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Cyclopedia of Biblical, Theological and Ecclesiastical Literature
aversion from labor. The idle man is, in every view, both foolish and criminal. He lives not to God. Idleness was not made for man, nor man for idleness. A small measure of reflection might convince every one that for some useful purpose he was sent into the world. Man is placed at the head of all things here below. He is furnished with a great preparation of faculties and powers. He is enlightened by reason with many important discoveries; even taught by revelation to consider himself as ransomed by the death of Christ from misery, and intended to rise to a still higher rank in the universe of God. In such a situation, thus distinguished, thus favored, and assisted by his Creator does he answer the end of his being if he aim at no improvement, if he pursue no useful design, if he live for no other purpose than to indulge in sloth, to consume the fruits of the earth, and spend his days in a dream of vanity? Existence is a sacred trust, and he who thus misemploys and squanders it away is treacherous to its author. Look around, and you will behold the whole universe full of active powers. Action is, so to speak, the genius of nature. By motion and exertion the system of being is preserved in vigor. By its different parts always acting in subordination to each other, the perfection of the whole is carried on. The heavenly bodies perpetually revolve. Day and night incessantly repeat their appointed course. Continual operations are performing oil the earth and in the waters. Nothing stands still. All is alive and stirring throughout the universe. In the midst of this animated and busy scene, is man alone to remain idle in his place? Belongs it to him to be the sole inactive and slothful being in the creation, when in so many ways he might improve his own nature, might advance the glory of the God who made him, and contribute his part to the general good? The idle live not to the world and their fellow-creatures anymore than to God. If any man had a title to stand alone, and to be independent of his fellows, he might consider himself as at liberty to indulge in solitary ease and sloth, without being responsible to others for the manner in which he chooses to live. But there is no such person in the world. We are connected with each other by various relations, which create a chain of mutual dependence that reaches from the highest to the lowest station in society. Without a perpetual circulation of active duties and offices, which all are required to perform in their turn, the order and happiness of the world could not be maintained. Superiors are no more independent of their inferiors than these inferiors of them. Each have demands and claims upon the other; and he who, in any situation of life, refuses to act his part, and to contribute his share to the general stock of felicity, deserves to be proscribed from society as an unworthy member. "If any man will not work," says Paul (2 Thessalonians 3:10), "neither shall he eat." If he will do nothing to advance the purposes of society, he has no right to enjoy its benefits.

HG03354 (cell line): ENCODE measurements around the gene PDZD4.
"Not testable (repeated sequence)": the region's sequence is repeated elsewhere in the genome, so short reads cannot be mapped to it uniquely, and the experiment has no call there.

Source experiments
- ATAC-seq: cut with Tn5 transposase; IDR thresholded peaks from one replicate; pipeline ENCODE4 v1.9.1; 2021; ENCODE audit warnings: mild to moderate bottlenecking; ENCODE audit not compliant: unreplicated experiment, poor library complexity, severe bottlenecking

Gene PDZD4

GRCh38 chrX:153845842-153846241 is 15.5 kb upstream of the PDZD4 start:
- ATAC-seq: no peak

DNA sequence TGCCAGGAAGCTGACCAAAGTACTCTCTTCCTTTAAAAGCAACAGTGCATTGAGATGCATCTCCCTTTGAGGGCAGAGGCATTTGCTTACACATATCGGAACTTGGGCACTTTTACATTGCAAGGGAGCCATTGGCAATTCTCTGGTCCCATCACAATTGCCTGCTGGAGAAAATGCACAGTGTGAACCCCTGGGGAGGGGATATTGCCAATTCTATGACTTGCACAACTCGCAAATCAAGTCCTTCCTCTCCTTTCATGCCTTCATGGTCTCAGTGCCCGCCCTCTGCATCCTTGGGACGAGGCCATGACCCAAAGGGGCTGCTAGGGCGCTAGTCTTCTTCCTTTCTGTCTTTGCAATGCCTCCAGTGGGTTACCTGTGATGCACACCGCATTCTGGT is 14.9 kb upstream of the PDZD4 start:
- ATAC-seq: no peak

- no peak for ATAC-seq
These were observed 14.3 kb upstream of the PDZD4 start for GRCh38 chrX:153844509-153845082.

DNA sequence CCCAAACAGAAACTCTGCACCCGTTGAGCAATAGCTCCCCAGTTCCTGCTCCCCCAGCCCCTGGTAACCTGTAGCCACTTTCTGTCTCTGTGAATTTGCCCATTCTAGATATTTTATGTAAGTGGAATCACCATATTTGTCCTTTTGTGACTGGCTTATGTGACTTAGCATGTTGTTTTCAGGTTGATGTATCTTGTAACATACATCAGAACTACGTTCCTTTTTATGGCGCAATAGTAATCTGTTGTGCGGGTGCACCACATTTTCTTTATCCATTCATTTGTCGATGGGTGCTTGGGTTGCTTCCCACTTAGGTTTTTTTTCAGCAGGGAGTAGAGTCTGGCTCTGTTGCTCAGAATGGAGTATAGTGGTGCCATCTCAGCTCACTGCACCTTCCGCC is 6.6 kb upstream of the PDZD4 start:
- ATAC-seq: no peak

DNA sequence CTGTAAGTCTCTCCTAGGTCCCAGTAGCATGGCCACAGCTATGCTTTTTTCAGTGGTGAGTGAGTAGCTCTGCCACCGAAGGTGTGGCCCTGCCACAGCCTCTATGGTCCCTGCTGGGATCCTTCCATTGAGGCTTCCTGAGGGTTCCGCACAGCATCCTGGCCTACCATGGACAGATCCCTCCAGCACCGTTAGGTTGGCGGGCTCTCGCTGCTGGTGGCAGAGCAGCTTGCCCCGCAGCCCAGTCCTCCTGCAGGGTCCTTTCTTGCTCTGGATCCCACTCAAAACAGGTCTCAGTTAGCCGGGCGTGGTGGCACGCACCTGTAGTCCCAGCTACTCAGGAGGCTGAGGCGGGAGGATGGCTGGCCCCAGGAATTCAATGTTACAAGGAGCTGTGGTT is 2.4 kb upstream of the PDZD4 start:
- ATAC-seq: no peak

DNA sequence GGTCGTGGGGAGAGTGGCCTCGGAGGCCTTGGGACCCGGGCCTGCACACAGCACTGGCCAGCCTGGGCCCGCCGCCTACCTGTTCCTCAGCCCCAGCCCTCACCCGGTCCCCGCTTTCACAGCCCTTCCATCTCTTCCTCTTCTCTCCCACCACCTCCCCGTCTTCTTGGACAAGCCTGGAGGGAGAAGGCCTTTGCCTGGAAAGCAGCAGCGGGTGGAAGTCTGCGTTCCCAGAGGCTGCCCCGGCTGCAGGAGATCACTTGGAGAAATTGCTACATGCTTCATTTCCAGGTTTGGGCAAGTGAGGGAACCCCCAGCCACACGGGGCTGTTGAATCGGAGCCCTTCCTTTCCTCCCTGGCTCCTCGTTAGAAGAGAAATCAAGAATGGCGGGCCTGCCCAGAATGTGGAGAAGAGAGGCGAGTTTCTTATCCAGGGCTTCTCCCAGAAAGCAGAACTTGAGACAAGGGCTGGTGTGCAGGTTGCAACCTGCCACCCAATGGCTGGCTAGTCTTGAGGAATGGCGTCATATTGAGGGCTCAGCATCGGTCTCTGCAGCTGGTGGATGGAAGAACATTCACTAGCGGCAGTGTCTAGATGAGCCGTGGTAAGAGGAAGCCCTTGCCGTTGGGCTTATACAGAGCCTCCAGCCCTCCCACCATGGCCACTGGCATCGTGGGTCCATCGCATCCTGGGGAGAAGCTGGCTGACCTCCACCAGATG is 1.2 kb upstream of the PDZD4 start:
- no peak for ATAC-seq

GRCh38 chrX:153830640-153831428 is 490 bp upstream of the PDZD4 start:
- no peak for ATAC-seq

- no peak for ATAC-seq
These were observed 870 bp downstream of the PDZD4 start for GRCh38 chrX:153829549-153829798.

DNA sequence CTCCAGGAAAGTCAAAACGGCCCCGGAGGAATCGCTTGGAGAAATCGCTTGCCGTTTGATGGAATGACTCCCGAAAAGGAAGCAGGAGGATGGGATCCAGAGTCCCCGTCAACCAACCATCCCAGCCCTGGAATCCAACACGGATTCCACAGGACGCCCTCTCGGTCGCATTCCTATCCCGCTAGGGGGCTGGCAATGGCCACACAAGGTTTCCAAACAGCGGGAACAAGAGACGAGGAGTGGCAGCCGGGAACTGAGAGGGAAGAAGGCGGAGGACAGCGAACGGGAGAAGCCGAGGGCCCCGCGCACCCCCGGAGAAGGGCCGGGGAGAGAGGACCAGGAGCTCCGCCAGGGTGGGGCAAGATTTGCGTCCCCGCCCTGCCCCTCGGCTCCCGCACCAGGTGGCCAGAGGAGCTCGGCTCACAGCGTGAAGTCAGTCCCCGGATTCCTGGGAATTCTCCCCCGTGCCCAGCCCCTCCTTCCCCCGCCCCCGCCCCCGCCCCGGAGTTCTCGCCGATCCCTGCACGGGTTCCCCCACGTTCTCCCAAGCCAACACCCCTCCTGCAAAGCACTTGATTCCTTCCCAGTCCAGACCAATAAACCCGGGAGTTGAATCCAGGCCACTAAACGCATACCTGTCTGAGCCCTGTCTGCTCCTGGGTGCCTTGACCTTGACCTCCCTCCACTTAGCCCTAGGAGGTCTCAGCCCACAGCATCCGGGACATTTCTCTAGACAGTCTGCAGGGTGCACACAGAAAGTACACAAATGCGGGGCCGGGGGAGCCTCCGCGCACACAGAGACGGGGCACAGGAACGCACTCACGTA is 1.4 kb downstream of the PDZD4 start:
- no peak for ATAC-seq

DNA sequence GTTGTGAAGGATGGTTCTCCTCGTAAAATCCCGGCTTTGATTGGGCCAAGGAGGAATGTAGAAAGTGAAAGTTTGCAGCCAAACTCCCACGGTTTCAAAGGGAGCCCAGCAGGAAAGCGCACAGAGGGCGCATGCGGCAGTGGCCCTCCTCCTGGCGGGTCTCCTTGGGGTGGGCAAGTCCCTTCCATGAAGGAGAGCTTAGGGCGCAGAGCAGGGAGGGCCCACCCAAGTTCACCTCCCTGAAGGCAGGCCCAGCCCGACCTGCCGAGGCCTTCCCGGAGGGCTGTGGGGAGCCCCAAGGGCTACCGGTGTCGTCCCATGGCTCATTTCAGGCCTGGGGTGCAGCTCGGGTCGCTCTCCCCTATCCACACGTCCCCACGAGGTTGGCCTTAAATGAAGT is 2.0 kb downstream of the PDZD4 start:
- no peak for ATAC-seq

The idle man lives not to himself with any more advantage than he lives to the world. Though he imagines that he leaves to others the drudgery of life, and betakes himself to enjoyment and ease, yet he enjoys no true pleasure. He shuts the door against improvement of every kind, whether of mind, body, or fortune. Sloth enfeebles equally the bodily and the mental powers. His character falls into contempt. His fortune is consumed. Disorder, confusion, and embarrassment mark his whole situation. Idleness is the inlet to licentiousness, vice, and immorality. It destroys the principles of religion, and opens a door to sin and wickedness. Every man who recollects his conduct must know that his hours of idleness always proved the hours most dangerous to virtue. It was then that criminal desires arose guilty passions were suggested, and designs were formed, which, in their issue, disquiet and embitter his whole life. Habitual idleness, by a silent and secret progress, undermines every virtue in the soul. More violent passions run their course and terminate. They are like rapid torrents, which foam, and swell, and bear down everything before them; but, after having overflowed their banks, their impetuosity subsides, and they return, by degrees, into their natural channel. Sloth resembles the slowly flowing putrid stream, which stagnates in the marsh, produces venomous animals and poisonous plants, and infects with pestilential vapors the whole surrounding country. Having once tainted the soul, it leaves no part of it sound, and, at the same time, it gives not to conscience those alarms which the eruptions of bolder and fiercer emotions often occasion, Nothing is so great an enemy to the lively and spirited enjoyment of life as a relaxed and indolent habit of mind. He who knows not what it is to labor, knows not what it is to enjoy. The happiness of human life depends on the regular prosecution of some laudable purpose or object, which keeps awake and enlivens all our powers. Rest is agreeable, but it is only from preceding labors that rest acquires its true relish. When the mind is suffered to remain in continued inaction, all its powers decay: it soon languishes and sickens; and the pleasures which it proposed to obtain from rest terminate in tediousness and insipidity. See Blair, Sermons, Sermon 39; Warner, System of Divinity and Morality, 3, 151; Logan, Sermons, Sermon 4; Robinson, Theological Dictionary, s.v.
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McClintock, John. Strong, James. Entry for 'Idleness'. Cyclopedia of Biblical, Theological and Ecclesiastical Literature. https://www.studylight.org/encyclopedias/eng/tce/i/idleness.html. Harper & Brothers. New York. 1870.